Jefferson Adams is a freelance writer living in San Francisco. He has covered Health News for http://Examiner.com, and provided health and medical content for http://Sharecare.com. His work has appeared in Antioch Review, Blue Mesa Review, CALIBAN, Hayden's Ferry Review, Huffington Post, the Mississippi Review, and Slate, among others.
Celiac,com 10/08/2010 - Many people are familiar with probiotics, such as acidophilus, Bifidobacterium bifidum, Bifidobacterium longum, Lactobacillus acidophilus, Lactobacillus case, which promote beneficial gut bacteria, and are commonly found in yogurt, kefir and other fermented milk products.
But how many of us have heard of polysaccharides, which are a particular kind of carbohydrate made up of of a number of monosaccharides joined together by something called glycosidic bonds.
On a simpler note, polysaccharides are also known as pre-biotics, because they serve as fuel for probiotic bacteria, and help to promote healthy ratios of beneficial bacteria to non-beneficial bacteria in the gut.
It is well-known among scientists that diet has a major influence on the health and diversity of gut microbiota. People with celiac disease must follow a gluten-free diet in order to avoid associated damage and health disorders.
When people with celiac disease follow a gluten-free diet, their celiac symptoms disappear and their gut begins to heal itself from the damage. The health effects of the diet for people with celiac disease are overwhelmingly positive.
However, there is some evidence that by eliminating gluten, people with celiac disease are making themselves susceptible to a plunge in beneficial gut bacteria, and an elevated ratio of bad-to-good gut bacteria. This may have immune-system implications for those people.
To test this hypothesis, a team of scientists recently conducted a preliminary study to determine if a gluten-free diet alone could change the make-up and immune properties of gut microbiota. The team included G. De Palma, I. Nadal, M. C. Collado, and Y. Sanz. Their full results appear in theSeptember, 2009 issue of the British Journal of Nutrition.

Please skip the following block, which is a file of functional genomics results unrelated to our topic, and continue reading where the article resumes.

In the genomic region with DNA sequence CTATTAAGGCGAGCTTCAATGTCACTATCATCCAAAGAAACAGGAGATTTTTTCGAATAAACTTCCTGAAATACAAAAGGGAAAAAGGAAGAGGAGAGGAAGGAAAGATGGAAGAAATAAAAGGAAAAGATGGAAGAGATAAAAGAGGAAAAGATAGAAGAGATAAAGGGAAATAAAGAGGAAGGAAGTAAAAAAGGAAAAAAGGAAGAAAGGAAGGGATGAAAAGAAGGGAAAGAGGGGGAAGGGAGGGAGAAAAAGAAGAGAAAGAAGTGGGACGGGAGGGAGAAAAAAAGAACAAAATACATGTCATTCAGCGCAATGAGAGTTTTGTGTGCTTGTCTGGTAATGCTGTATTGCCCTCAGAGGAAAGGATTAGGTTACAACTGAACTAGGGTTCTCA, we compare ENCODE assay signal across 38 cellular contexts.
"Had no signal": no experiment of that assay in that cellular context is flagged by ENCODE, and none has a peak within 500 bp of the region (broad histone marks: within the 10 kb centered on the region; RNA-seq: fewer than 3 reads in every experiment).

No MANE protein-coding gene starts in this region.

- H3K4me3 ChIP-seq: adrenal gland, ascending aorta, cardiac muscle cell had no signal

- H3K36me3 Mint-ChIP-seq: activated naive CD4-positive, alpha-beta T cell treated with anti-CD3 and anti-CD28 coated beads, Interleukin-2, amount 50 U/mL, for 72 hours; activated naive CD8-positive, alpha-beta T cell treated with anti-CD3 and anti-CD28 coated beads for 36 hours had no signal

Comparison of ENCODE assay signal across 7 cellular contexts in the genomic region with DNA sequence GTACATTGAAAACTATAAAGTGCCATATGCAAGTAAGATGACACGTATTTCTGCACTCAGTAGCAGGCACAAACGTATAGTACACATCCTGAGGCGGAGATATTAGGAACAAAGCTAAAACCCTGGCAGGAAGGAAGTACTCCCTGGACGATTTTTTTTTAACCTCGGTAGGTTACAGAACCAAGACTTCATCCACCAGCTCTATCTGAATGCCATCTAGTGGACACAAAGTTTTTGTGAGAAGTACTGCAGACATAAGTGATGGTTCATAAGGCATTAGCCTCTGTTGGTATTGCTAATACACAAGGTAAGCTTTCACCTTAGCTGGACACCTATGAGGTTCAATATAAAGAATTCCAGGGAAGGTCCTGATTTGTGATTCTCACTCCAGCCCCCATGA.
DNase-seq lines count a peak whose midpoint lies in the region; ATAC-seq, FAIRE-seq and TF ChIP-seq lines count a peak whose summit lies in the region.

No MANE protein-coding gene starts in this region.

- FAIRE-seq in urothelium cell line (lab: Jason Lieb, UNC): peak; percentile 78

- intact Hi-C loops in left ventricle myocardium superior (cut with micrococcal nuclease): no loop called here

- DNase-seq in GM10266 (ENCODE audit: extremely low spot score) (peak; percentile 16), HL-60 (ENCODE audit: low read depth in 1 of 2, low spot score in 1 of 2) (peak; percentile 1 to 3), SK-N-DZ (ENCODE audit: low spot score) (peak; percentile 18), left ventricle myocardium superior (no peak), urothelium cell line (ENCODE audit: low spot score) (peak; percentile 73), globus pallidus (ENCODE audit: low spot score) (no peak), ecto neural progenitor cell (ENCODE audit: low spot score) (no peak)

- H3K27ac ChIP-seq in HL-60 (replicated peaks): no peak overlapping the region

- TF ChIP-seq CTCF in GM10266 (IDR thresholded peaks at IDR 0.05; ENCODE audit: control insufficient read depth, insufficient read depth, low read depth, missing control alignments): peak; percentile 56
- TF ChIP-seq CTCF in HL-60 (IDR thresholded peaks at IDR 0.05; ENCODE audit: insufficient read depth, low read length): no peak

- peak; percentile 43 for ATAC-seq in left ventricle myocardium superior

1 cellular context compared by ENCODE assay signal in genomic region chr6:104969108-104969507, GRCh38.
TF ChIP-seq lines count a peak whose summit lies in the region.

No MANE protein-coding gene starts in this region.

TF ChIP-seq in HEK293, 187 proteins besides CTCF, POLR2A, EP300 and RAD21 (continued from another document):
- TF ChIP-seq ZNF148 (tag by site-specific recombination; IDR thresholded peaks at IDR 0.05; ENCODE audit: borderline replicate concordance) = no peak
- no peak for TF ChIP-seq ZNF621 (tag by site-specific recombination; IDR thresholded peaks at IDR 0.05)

To briefly summarize their study, the team enrolled ten healthy individuals without celiac disease, averaging just over 30 years of age. They put these people on a gluten-free diet for a month. Subsequent analysis of fecal microbiota and dietary intake showed a decrease in healthy gut bacteria, coupled with an increase of unhealthy bacteria that corresponded with reduced intake of polysaccharides after following the gluten-free diet. Another healthy control group that ate a diet that contained gluten, and thus provided polysaccharides.
In addition representing an adversely change in gut microbiota, the samples taken while the individuals followed a gluten-free diet also exerted reduced immune stimulatory effects on peripheral blood mononuclear cells than those of subjects on a regular gluten-containing, polysaccharide-rich diet.
Should these findings be confirmed by subsequent studies, the results could call attention to a more comprehensive approach to proper dietary intake in people with celiac disease, including dietary counseling, and possible supplementation of the diet with polysaccharides.